More than 20 years after he first released his controversial novel The Satanic Verses, a climate of fear concerning literature challenged by religious extremists not only persists but is more pervasive than before.
"One of the questions I ask myself about this whole episode, you know, was whether we should see it as a victory or a defeat," he told CBC's Wendy Mesley during a recent interview in Toronto.
The Indian-born British writer, 65, spent a decade in hiding after then-Iranian leader Ayatollah Ruhollah Khomeini issued a fatwa, or religious edict, in 1989 that called for his death. Khomeini and other Muslims claimed Rushdie's magic realism novel The Satanic Verses — which weaves together stories of Indian-born Muslim expats in England — was blasphemous.
"In a narrow sense, you could see it as a victory: the attempt to suppress a novel, the novel was not suppressed. There was an attempt to suppress the author of the novel and... and here I am," Rushdie said.
"But in a broader sense, I think the case of The Satanic Verses and the viciousness, the violence of the assaults that publishers and booksellers faced in those years, scared people. And I think that fear is still there."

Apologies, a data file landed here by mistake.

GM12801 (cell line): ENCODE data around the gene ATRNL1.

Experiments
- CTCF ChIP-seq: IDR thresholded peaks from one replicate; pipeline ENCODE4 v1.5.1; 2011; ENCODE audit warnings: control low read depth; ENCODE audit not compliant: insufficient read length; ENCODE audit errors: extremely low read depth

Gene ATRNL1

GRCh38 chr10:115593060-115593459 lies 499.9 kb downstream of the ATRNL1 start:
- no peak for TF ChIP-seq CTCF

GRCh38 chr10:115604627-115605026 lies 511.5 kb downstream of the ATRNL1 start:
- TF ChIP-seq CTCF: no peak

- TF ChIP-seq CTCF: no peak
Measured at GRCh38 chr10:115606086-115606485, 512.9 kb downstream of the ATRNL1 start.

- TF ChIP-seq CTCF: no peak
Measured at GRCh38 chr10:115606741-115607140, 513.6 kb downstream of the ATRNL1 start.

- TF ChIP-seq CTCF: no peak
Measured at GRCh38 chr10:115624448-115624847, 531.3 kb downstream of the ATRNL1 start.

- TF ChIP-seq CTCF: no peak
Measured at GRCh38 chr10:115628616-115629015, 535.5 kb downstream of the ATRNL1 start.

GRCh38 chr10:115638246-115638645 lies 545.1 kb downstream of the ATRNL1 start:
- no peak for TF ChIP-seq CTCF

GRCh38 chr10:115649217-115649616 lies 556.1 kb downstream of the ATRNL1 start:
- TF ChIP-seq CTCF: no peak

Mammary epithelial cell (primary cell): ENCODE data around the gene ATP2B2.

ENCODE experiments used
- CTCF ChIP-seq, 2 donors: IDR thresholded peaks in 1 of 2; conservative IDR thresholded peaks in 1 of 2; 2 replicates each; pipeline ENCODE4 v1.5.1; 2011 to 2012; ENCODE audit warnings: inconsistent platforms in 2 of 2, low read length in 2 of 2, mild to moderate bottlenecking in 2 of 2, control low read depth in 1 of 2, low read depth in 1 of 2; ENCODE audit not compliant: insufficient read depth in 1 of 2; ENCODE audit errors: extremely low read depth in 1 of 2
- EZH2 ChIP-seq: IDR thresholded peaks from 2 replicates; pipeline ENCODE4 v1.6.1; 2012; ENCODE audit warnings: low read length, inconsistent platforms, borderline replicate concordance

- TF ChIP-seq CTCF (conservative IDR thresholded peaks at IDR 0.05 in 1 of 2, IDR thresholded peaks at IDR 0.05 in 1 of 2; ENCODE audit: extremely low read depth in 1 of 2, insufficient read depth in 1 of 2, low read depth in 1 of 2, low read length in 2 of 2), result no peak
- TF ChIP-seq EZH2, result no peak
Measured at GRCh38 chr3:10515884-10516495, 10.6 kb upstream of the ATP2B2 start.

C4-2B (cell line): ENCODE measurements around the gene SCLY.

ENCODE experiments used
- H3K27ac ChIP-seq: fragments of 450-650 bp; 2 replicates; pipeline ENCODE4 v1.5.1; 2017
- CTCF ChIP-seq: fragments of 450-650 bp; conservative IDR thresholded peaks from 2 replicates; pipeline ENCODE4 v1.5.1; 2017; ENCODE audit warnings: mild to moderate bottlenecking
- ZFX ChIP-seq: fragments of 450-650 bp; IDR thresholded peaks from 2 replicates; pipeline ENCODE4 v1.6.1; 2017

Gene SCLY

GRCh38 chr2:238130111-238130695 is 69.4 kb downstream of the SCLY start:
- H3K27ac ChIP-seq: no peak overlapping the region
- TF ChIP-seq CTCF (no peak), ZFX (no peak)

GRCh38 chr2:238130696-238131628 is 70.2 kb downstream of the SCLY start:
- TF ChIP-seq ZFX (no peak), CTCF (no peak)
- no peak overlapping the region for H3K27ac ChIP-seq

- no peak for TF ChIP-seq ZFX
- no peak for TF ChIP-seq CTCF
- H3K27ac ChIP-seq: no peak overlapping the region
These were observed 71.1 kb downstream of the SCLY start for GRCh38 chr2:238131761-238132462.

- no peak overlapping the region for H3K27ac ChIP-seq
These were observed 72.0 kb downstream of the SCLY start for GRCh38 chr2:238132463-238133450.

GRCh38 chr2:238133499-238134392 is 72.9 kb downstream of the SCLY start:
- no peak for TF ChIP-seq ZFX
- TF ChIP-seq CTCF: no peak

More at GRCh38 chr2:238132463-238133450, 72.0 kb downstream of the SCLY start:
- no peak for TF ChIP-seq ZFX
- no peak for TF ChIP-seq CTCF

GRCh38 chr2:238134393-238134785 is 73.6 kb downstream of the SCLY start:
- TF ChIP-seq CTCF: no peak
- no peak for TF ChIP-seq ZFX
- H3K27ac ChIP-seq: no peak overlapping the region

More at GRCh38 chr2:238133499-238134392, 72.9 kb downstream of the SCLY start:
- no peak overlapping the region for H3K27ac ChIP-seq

Waiting to write about life underground
The memoir's title, Joseph Anton, refers to the pseudonym Rushdie adopted while in hiding and comprises the names of his two favourite authors: Joseph Conrad and Anton Chekhov.
He ultimately emerged in 1999 after Iran's foreign ministry assured the U.K. that Iran would do nothing to implement the fatwa. In interviews, Rushdie has said he chose to wait before writing about his time in hiding.
"I felt not emotionally in the right place. Also, I felt I wanted to slam the door on the past and get on with my life," he told the BBC.
In 2005, Khomeini's successor Ayatollah Ali Khamenei renewed the earlier fatwa, saying Rushdie was considered an apostate whose murder was authorized under Islam. Earlier this week, a Muslim cleric in Iran increased the reward offered for Rushdie's death by $500,000 US (for a total of $3.3 million).
Amid the publication of Joseph Anton and the current, completely separate controversy over the U.S.-made anti-Muslim film Innocence of Muslims, "these days are the most appropriate time" to carry out the fatwa, Hassan Sane'i, a cleric of the 15 of Khordad Foundation, said in a statement.
Today, with so many authors attacked by extremists over literature branded offensive or blasphemous, the climate is more difficult than when he was forced underground, Rushdie says.
"If you were to write a book like The Satanic Verses now, it would probably be much harder to get it published. Probably be much harder to get booksellers to stock it," he said.
"There is a real fear of 'you know, we don’t want that to happen to us.'"
Officially released Tuesday, Joseph Anton is already a nominee for the £20,000 Samuel Johnson Prize for non-fiction, one of the U.K.'s most prestigious non-fiction literary honours.